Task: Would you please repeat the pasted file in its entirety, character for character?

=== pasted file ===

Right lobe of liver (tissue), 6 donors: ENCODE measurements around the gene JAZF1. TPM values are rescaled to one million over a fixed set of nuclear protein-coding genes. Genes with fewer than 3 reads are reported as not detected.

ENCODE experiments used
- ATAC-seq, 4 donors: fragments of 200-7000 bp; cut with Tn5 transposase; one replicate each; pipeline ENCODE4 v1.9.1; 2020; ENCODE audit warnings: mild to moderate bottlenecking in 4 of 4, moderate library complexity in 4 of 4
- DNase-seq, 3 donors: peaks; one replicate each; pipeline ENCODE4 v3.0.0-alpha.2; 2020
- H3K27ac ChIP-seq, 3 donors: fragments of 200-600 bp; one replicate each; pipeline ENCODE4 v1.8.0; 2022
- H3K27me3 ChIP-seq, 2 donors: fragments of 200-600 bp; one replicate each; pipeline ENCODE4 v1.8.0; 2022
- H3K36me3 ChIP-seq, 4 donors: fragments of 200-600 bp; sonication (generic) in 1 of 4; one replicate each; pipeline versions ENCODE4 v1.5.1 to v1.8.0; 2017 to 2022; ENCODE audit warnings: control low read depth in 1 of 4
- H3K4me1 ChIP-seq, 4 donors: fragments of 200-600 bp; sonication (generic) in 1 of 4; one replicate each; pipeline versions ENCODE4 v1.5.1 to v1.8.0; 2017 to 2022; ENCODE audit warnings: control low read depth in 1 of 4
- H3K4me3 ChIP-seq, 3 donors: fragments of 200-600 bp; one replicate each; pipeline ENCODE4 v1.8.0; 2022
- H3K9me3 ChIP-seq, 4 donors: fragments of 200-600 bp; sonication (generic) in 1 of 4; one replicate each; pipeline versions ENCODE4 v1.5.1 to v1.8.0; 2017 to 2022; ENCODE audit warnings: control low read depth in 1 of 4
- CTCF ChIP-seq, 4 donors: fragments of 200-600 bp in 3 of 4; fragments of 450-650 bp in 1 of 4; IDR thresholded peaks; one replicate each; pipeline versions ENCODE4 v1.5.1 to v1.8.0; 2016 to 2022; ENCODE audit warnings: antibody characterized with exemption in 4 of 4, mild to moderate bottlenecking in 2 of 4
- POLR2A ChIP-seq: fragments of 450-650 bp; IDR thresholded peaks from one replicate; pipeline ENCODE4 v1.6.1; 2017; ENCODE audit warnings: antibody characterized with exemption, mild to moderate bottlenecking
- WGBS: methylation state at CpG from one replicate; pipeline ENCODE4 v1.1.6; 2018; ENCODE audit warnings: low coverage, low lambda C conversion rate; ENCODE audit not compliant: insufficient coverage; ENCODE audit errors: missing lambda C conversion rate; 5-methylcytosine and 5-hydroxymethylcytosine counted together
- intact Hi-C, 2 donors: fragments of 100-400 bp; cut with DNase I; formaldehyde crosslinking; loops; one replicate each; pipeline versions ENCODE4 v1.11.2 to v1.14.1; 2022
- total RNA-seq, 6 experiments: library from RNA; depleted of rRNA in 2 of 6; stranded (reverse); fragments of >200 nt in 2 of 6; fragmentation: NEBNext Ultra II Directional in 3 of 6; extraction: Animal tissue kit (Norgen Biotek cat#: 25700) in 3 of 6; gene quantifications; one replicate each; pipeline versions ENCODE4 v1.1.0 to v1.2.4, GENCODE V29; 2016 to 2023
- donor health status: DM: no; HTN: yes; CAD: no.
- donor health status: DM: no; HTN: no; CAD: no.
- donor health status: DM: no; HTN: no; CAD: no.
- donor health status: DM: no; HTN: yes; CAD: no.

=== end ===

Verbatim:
Right lobe of liver (tissue), 6 donors: ENCODE measurements around the gene JAZF1. TPM values are rescaled to one million over a fixed set of nuclear protein-coding genes. Genes with fewer than 3 reads are reported as not detected.

ENCODE experiments used
- ATAC-seq, 4 donors: fragments of 200-7000 bp; cut with Tn5 transposase; one replicate each; pipeline ENCODE4 v1.9.1; 2020; ENCODE audit warnings: mild to moderate bottlenecking in 4 of 4, moderate library complexity in 4 of 4
- DNase-seq, 3 donors: peaks; one replicate each; pipeline ENCODE4 v3.0.0-alpha.2; 2020
- H3K27ac ChIP-seq, 3 donors: fragments of 200-600 bp; one replicate each; pipeline ENCODE4 v1.8.0; 2022
- H3K27me3 ChIP-seq, 2 donors: fragments of 200-600 bp; one replicate each; pipeline ENCODE4 v1.8.0; 2022
- H3K36me3 ChIP-seq, 4 donors: fragments of 200-600 bp; sonication (generic) in 1 of 4; one replicate each; pipeline versions ENCODE4 v1.5.1 to v1.8.0; 2017 to 2022; ENCODE audit warnings: control low read depth in 1 of 4
- H3K4me1 ChIP-seq, 4 donors: fragments of 200-600 bp; sonication (generic) in 1 of 4; one replicate each; pipeline versions ENCODE4 v1.5.1 to v1.8.0; 2017 to 2022; ENCODE audit warnings: control low read depth in 1 of 4
- H3K4me3 ChIP-seq, 3 donors: fragments of 200-600 bp; one replicate each; pipeline ENCODE4 v1.8.0; 2022
- H3K9me3 ChIP-seq, 4 donors: fragments of 200-600 bp; sonication (generic) in 1 of 4; one replicate each; pipeline versions ENCODE4 v1.5.1 to v1.8.0; 2017 to 2022; ENCODE audit warnings: control low read depth in 1 of 4
- CTCF ChIP-seq, 4 donors: fragments of 200-600 bp in 3 of 4; fragments of 450-650 bp in 1 of 4; IDR thresholded peaks; one replicate each; pipeline versions ENCODE4 v1.5.1 to v1.8.0; 2016 to 2022; ENCODE audit warnings: antibody characterized with exemption in 4 of 4, mild to moderate bottlenecking in 2 of 4
- POLR2A ChIP-seq: fragments of 450-650 bp; IDR thresholded peaks from one replicate; pipeline ENCODE4 v1.6.1; 2017; ENCODE audit warnings: antibody characterized with exemption, mild to moderate bottlenecking
- WGBS: methylation state at CpG from one replicate; pipeline ENCODE4 v1.1.6; 2018; ENCODE audit warnings: low coverage, low lambda C conversion rate; ENCODE audit not compliant: insufficient coverage; ENCODE audit errors: missing lambda C conversion rate; 5-methylcytosine and 5-hydroxymethylcytosine counted together
- intact Hi-C, 2 donors: fragments of 100-400 bp; cut with DNase I; formaldehyde crosslinking; loops; one replicate each; pipeline versions ENCODE4 v1.11.2 to v1.14.1; 2022
- total RNA-seq, 6 experiments: library from RNA; depleted of rRNA in 2 of 6; stranded (reverse); fragments of >200 nt in 2 of 6; fragmentation: NEBNext Ultra II Directional in 3 of 6; extraction: Animal tissue kit (Norgen Biotek cat#: 25700) in 3 of 6; gene quantifications; one replicate each; pipeline versions ENCODE4 v1.1.0 to v1.2.4, GENCODE V29; 2016 to 2023
- donor health status: DM: no; HTN: yes; CAD: no.
- donor health status: DM: no; HTN: no; CAD: no.
- donor health status: DM: no; HTN: no; CAD: no.
- donor health status: DM: no; HTN: yes; CAD: no.